Title: My Blueberry Nights
Genre: Drama, Romance
Director: Kar-Wai Wong
Screenwriters: Kar-Wai Wong, Lawrence Block
Starring: Norah Jones, Jude Law, Natalie Portman
My Blueberry Nights is a movie for those of us who have wanted to see Wong Kar Wai’s talents applied to storytelling rather than abstraction. By surrendering just a little bit to narrative convention (maybe a consequence of teaming up with mystery writer Lawrence Block to write the screenplay), Wong comes up with one of his best films: an incredibly gorgeous, memorable, affecting tone poem about our lives as stories and journeys. Of course, it’s not “conventional” in the least, but it provides several entry points and is instantly appealing. Maybe that’s another way of saying that it’s the least demanding of Wong’s works — so be it. Few films in 2008 have offered as many sumptuous pleasures.
The meat of the story is a cross-country journey of self-discovery for Elizabeth (musician Norah Jones making her acting debut), a young woman unmoored by the cruel infidelity of her boyfriend, whom we never see except for a brief glimpse in a second-floor window. The trip is bookended by a connection Elizabeth makes with a New York City café owner named Jeremy (Jude Law). She barrels into the café in a moment of distress, desperate to know if her boyfriend had been inside; upon learning that he had been eating with another woman, she gives Jeremy a set of keys to pass to him. Jeremy calms her down and offers her some blueberry pie and ice cream, which then becomes a nightly ritual. He makes a curious observation: you can reliably predict that at the end of every night, most of the desserts in his restaurant will be gone, but the blueberry pie will remain untouched. But there’s nothing wrong with the blueberry pie; it’s delicious (and, in the hands of Wong, absolutely beautiful). You can’t blame the pie, Jeremy tells Elizabeth, for people’s decisions to pick other desserts.
Perhaps inspired by this rumination on the inexplicability of the choices people make, or perhaps just not knowing what to do with herself, Elizabeth wanders off to Memphis, with a vague plan to work until she can buy a car. There, she gets involved in the lives of some folks significantly more troubled than she is, including a kind policeman (David Strathairn), who shows up in uniform to buy breakfast from the diner where Elizabeth waitresses during the day, and then in plainclothes to drink himself into oblivion across the street where she tends bar at night. His estranged wife is played by Rachel Weisz, looking better than she ever has; the first time we see her, strolling sinuously along the bar wearing a long black dress, I immediately flashed back to Maggie Cheung unforgettable slow-motion gait in In the Mood for Love.
Before long, Elizabeth is off to Las Vegas with a down-and-out poker player (Natalie Portman), all the while writing Jeremy postcards that leave no hint of how he might reach her. Increasingly desperate, he had begun phoning every bar and grill in Memphis asking for an Elizabeth. He doesn’t know what to do with the leftover blueberry pie.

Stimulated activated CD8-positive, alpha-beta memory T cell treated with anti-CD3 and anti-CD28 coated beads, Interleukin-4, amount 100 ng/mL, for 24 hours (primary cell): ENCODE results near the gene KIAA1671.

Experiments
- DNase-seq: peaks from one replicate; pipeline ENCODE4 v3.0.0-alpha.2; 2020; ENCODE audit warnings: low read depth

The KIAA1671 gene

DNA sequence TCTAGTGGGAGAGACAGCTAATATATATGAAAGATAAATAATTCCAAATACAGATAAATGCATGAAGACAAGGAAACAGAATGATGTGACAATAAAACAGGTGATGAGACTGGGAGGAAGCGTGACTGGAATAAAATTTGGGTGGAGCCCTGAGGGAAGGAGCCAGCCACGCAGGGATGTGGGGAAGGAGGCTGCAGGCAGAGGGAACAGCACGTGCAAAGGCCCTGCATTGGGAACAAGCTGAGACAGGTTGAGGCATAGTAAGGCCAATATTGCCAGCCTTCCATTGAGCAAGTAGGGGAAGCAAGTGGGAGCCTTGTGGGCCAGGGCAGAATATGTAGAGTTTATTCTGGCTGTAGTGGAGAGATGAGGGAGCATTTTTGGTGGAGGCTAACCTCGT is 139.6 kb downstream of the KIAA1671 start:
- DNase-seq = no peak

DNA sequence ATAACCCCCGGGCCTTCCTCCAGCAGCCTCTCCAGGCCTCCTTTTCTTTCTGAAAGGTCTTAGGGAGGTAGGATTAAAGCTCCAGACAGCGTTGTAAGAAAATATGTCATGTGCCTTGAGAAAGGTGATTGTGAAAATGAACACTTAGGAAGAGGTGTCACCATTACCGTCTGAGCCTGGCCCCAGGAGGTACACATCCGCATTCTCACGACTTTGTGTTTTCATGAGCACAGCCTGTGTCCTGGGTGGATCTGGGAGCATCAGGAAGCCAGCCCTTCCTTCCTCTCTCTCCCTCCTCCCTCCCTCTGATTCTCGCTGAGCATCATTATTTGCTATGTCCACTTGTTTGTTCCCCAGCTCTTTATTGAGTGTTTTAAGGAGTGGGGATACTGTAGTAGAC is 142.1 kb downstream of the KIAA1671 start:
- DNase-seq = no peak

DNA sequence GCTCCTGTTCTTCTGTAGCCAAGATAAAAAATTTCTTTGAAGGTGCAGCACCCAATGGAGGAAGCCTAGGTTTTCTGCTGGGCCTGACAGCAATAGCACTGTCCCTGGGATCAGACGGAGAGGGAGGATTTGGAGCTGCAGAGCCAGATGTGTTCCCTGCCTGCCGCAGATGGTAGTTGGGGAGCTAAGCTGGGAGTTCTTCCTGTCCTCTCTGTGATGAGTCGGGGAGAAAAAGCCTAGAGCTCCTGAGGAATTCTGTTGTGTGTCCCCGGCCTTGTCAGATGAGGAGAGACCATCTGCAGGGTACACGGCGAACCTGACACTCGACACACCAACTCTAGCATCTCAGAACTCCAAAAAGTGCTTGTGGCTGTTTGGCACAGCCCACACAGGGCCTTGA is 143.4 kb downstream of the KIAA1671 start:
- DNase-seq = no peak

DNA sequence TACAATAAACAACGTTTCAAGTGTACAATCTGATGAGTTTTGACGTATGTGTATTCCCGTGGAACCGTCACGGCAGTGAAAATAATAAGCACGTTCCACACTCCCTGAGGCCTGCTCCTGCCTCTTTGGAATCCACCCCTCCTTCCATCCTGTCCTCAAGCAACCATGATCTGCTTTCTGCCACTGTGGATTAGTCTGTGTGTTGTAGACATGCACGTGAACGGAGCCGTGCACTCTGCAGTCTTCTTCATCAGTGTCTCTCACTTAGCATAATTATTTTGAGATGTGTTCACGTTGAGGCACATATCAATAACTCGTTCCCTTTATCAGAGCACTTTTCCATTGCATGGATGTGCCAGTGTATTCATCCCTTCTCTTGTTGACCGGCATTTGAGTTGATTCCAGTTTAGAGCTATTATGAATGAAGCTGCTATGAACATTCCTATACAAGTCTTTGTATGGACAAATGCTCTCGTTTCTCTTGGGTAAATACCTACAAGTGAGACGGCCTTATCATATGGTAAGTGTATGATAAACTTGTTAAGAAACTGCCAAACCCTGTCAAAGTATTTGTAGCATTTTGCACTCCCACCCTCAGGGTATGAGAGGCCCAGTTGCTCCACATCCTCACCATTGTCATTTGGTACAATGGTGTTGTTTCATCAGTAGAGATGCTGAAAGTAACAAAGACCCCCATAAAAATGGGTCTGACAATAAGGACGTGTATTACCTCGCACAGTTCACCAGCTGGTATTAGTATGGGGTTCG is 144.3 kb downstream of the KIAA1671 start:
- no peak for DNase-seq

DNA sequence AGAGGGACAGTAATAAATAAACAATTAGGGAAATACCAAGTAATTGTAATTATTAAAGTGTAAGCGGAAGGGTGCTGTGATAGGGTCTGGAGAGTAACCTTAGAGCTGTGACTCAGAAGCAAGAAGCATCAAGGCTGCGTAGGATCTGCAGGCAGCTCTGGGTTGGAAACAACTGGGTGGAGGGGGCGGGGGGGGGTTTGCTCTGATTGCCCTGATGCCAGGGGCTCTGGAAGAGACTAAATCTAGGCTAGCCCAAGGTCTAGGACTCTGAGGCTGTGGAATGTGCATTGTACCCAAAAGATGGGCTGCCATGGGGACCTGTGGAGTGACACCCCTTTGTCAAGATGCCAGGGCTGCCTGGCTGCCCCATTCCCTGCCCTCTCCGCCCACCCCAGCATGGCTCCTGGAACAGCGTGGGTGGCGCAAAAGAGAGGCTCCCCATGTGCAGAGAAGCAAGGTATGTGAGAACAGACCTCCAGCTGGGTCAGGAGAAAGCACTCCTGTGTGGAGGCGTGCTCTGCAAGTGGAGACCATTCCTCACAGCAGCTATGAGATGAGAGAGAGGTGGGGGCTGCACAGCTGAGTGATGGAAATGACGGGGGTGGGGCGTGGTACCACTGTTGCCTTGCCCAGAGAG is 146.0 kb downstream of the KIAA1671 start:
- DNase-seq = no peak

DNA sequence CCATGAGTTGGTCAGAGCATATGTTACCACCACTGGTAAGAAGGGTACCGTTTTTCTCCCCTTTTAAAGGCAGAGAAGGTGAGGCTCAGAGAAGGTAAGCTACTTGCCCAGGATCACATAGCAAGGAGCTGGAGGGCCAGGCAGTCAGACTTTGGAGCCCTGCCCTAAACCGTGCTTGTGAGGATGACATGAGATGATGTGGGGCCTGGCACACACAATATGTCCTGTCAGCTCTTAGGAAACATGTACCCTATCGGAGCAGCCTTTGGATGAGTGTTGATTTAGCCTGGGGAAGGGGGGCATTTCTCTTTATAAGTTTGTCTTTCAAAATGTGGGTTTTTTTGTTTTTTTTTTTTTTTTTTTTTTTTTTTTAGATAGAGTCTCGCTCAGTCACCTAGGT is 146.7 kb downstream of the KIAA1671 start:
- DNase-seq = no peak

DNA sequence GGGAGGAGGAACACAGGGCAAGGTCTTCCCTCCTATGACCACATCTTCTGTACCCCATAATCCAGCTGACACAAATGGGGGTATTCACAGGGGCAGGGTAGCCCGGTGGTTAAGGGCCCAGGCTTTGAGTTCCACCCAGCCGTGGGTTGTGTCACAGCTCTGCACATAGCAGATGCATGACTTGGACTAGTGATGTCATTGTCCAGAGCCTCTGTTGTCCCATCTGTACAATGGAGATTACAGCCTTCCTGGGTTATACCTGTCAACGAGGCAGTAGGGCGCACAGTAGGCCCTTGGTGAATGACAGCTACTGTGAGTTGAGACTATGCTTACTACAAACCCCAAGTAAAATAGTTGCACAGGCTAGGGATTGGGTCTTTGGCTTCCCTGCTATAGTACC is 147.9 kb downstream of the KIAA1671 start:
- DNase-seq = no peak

This all sounds, I know, like a slightly perverted version of a conventionally sappy Hollywood romance. It actually plays more like a dark fairy tale. Wong again achieves the alluring, otherworldly mood he created in In the Mood for Love and 2046, except this time it’s more refined somehow, more closely linked with the romanticism and melancholy of the characters. Like most people, I found 2046 to be hypnotic, but in sort of a literal, trance-inducing sense; Wong’s images here wormed their way into my soul. Like all of his films, My Blueberry Nights takes place in a universe of Wong’s own creation, but this was the first time I felt immersed in that universe, rather than passively admiring it from my seat.
If I haven’t made it clear yet, this is an incomparably beautiful film. Slinking through diners, bars and casinos, Wong creates a veritable symphony of lights and reflections. Every shot is a work of art, and each one links with the next. It’s the most impressive display of world-creation via cinematography that I’ve ever seen. At one point late in the movie, there’s a plot point involving an impressive-looking Jaguar automobile, and I promise you’ve never seen a director shoot a car quite like this — he virtually caresses it. Most movie sex scenes can’t muster half the sensuality of the way Wong depicts that car.
The movie keeps track of Elizabeth’s trip with occasional title cards telling us how far away she is from New York City in both time and distance. It’s a neat encapsulation of the way the film conceives of our lives. They’re journeys, and fellow travelers tell us who we are. Sometimes you have to go off on your own, disappear, before you can come home and know that you can stay there. Sometimes you have to fall apart to move forward.